Chris Claremont took over the two main titles, with artistic help from 
Leinil Francis Yu and Mark Morales on X-Men and Adam Kubert, Salvador 
Larrocca, and Tim Townsend on Uncanny. His new plots, however, left a
lot to be desired. Some nifty points occurred, including the switch of
powers between Phoenix and Psylocke and the appearance of former foe
Tessa on the team, but most were not explained. New member Thunderbird
III (Neal Sharra) was introduced, and Cable joined the main ranks. The
big problem was that there were no logical, recognizable villains faced.
You see, Claremont and company felt that old villains like Magneto had
been beaten before, so a new group, the Neo, were introduced.

The Neo stories had many problems. The characters were supposed to be 
very powerful, like mutant versions of mutants. A new step in evolution,
if you will. But their powers were tired, their motivations unexplained,
and their characters undefined. "I am ____!" became the standard of high
characterization for the Neo, the Goth, the Twisted Sisters, and the 
like, all of whom were supposedly different groups. Shadowcat, who was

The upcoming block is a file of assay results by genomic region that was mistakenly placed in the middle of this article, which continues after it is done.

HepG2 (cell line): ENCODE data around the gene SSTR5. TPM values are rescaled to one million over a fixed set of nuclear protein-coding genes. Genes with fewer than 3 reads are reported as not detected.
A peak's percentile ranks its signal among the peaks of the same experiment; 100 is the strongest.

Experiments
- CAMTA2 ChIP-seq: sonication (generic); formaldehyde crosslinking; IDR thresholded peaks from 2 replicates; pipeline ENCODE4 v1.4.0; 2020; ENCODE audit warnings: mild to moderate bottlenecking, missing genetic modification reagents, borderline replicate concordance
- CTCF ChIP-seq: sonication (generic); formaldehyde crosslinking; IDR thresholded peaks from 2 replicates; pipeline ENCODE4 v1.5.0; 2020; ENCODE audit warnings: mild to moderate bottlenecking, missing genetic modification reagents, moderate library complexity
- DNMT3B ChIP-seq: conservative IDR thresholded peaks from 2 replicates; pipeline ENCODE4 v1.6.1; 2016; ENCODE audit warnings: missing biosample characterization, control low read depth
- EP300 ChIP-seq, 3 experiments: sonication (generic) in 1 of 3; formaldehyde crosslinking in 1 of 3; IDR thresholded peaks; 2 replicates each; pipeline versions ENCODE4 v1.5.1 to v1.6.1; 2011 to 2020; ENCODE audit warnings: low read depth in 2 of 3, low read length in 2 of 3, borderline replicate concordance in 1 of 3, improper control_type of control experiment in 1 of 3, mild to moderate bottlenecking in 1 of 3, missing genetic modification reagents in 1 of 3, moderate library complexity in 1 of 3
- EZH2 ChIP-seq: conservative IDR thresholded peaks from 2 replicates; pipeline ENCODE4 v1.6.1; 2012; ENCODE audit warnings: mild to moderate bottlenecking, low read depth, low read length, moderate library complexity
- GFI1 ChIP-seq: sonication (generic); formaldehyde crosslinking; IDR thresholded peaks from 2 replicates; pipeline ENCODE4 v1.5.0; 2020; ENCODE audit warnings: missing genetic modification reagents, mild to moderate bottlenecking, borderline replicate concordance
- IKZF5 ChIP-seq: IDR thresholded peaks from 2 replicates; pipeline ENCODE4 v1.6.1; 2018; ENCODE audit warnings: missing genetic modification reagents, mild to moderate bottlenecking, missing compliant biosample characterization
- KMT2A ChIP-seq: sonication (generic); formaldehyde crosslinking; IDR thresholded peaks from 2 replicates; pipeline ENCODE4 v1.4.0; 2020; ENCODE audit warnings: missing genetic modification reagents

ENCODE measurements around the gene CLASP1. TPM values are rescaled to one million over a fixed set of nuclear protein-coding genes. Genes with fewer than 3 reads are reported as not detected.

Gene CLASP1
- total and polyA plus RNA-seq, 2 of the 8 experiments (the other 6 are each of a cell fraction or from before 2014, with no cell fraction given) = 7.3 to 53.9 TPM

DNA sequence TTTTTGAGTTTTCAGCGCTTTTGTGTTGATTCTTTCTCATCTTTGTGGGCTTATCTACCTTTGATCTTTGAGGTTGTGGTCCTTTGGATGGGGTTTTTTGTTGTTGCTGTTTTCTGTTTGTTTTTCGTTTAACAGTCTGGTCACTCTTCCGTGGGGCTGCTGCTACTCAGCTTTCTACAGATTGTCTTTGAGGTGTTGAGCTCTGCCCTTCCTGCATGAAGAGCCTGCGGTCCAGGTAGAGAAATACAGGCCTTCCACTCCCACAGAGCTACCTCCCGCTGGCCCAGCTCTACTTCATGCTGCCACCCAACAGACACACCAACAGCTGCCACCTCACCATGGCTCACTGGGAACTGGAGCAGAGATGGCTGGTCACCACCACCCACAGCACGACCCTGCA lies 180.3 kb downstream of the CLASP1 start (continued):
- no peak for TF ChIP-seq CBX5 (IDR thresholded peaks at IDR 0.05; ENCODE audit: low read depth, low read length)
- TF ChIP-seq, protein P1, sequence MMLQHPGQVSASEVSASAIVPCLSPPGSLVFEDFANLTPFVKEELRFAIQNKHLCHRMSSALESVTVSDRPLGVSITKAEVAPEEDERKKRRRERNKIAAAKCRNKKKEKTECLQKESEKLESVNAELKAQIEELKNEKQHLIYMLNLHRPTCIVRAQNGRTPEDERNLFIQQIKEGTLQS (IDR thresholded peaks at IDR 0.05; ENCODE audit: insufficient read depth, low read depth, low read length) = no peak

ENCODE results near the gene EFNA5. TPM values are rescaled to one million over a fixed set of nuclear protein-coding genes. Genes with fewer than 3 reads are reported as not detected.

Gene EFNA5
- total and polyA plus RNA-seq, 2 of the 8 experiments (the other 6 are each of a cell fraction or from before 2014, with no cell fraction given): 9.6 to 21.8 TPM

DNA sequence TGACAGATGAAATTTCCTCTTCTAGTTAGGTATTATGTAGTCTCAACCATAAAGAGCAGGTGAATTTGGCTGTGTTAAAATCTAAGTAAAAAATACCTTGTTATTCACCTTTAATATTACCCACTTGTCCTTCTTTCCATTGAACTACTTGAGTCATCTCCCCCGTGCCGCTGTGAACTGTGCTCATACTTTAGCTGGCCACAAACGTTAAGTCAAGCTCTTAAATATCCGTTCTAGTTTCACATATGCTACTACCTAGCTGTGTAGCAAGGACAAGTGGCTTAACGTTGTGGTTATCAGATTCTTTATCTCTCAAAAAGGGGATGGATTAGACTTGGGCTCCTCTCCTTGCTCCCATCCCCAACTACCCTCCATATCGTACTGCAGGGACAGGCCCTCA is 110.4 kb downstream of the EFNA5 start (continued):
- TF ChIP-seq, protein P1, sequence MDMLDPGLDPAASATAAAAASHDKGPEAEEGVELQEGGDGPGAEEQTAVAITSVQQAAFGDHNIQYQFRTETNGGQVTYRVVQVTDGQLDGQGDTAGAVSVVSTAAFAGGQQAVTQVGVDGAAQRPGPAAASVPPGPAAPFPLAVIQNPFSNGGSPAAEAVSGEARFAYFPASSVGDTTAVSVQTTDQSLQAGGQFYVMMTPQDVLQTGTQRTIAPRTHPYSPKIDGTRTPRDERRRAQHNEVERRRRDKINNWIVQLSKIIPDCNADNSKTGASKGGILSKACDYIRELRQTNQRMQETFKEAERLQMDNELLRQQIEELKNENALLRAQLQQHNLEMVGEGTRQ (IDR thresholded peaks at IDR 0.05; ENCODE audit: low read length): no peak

also given a major personality change, went missing. Nobody really 
bothered to look for her. The same was true of other characters. And, 
while the two titles were again supposed to be two books with two teams 
and storylines, the state of perma-crossover left them effectively merged.

Meanwhile, Counter-X debuted in Generation X, X-Force, and X-Man. Warren
Ellis started out with some interesting ideas, but the stories generally
left fans divided. X-Man was revamped by Steven Grant and Ariel 
Olivetti, and was generally the only success story. The change to Nate 
Grey as a sort of shaman was a huge departure from the previous 
conceptualization of the character. Loads of parallel-Earth stories 
ensued, but the book had an increased fan base. Unfortunately, it was 
cancelled with issue #75, at the end of its first year of Counter-X.

Brian Wood and Steve Pugh took over Generation X from Jay Faerber and 
the Dodsons, and led off with a House of Correction storyline that had 
huge gaping plot holes all through it. Luckily, later stories that 
explained the death of Synch during the six month gap, and focused on 
character development, were much better. However, at the end of the 
first year of Counter-X stories, the title was cancelled with issue #75.

Ian Edginton and Whilce Portacio took over X-Force, the least successful